At any rate, I have had a few people ask me about how I go about creating a character, and so I'll just mention a few things about this particular cat--one of the leading protagonists of the book.
Some of my characters, despite some strong personalities, remain nebulous to me as far as specific physical features are concerned. Even though I'm writing about them, and creating them whole from my imagination, sometimes it's as if I view them through dingy glass, or blurred vision. However, this was not so with Roland Thompson, from THE LIVING END.
From the beginning I knew what Roland looked like and just about everything about him. I named him after "Roland the Headless Thompson Gunner" from the well-known tune by the late Warren Zevon. And I knew precisely what he looked like. He was tall, and lean and focused. He was a student in a Masters program at the University of Georgia when the troubles break out, and he is trying to get across the ruined miles to his parents in Charlotte, North Carolina when he sets out.
I describe him as "looking like a lion", to me that meant that he looked like the jazz musician Miles Davis. So from the very beginning I knew exactly what Roland Thompson looked like and how he acted and what he was going to do. He was highly educated, devoted to his family, and determined. It was this determination that allowed him to quickly adapt and survive within the confines of the apocalyptic history in which he found himself living.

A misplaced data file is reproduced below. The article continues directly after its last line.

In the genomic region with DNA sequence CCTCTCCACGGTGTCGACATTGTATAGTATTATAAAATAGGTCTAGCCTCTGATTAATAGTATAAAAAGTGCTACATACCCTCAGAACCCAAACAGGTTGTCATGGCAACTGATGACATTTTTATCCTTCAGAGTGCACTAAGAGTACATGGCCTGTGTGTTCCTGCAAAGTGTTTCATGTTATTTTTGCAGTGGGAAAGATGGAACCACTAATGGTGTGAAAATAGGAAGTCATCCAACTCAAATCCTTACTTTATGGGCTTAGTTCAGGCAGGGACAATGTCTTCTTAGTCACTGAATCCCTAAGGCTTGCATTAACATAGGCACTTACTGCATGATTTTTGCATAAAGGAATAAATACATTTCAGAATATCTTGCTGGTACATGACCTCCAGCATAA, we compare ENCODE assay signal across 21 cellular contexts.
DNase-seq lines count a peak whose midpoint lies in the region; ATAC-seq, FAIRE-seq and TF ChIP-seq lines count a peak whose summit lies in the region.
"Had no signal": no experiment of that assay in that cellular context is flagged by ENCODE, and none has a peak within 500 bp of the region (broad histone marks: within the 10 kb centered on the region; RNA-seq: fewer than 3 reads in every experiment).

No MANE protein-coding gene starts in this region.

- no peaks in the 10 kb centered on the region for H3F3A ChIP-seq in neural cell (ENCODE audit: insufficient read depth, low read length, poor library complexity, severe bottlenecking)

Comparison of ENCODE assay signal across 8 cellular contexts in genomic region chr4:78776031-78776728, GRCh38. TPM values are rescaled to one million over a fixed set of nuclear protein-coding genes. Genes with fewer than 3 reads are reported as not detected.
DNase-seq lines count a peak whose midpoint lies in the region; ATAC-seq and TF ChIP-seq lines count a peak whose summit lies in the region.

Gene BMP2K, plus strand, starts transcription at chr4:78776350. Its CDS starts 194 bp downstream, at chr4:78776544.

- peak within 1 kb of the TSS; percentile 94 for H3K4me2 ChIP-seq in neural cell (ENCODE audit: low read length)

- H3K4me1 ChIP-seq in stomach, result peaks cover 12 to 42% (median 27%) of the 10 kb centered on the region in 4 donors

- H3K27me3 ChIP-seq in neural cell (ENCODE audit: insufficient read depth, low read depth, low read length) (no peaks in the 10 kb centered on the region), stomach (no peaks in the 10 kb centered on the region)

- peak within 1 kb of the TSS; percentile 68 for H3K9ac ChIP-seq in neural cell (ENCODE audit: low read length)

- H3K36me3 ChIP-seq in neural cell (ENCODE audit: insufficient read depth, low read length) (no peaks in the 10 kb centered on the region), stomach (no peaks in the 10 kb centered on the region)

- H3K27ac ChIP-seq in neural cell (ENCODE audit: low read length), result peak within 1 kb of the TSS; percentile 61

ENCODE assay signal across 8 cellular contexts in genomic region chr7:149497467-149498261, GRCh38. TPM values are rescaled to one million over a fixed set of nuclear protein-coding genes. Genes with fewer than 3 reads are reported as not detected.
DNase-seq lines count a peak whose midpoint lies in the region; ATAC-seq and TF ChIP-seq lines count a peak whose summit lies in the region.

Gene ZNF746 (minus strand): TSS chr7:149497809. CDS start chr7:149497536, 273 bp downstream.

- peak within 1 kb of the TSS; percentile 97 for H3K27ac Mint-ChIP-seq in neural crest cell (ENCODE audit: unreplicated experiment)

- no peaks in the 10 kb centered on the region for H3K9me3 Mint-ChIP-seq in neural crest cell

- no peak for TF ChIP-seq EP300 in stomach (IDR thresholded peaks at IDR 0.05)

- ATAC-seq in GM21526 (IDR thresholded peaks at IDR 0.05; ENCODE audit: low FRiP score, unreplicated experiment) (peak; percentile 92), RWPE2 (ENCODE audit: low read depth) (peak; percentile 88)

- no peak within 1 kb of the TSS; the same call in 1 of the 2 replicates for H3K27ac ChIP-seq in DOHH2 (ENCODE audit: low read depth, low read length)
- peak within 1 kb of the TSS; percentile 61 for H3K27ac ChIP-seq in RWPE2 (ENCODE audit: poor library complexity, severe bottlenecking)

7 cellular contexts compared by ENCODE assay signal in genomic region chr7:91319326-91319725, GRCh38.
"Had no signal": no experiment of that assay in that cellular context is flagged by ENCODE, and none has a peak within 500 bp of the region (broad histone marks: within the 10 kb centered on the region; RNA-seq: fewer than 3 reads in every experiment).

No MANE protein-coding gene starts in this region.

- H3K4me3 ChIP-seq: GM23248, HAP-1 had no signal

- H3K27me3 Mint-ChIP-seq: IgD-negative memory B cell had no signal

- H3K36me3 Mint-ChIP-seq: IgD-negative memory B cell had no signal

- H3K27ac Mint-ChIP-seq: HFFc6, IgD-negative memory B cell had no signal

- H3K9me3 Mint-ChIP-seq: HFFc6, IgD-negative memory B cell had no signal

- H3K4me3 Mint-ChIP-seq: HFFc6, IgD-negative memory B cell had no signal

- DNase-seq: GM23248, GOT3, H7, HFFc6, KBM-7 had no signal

|Miles Davis: The actual physical model for my character Roland Thompson.|
In addition, I also knew about the weapon that he carried and which became his signature tool:
The Long Tom shotgun.
Because I own one.
I often tell people that I don't own a firearm. But I do, technically. I never fire it, and I haven't since I was 16 years old, and I have no intention of ever firing it again. It was my father's gun (he bought it some time during the early 1960s soon after we moved from Brunswick to Atlanta), and that's why I still own it.
It's an effective weapon for both small and large game, but impractical for much of anything else. It's a basic, almost ancient weapon, known for its three-foot barrel. It holds one shell, 12 gauge, and the shot can vary from bird shot to double-ought buckshot to single wads of metal called slugs. That's Roland's load of choice in the novel--slugs. He can take out a zombie across a street or a racist asswipe from a quarter mile distance.
So there he was striding out of the horrors within THE LIVING END:
Roland Thompson, carrying the Long Tom firearm.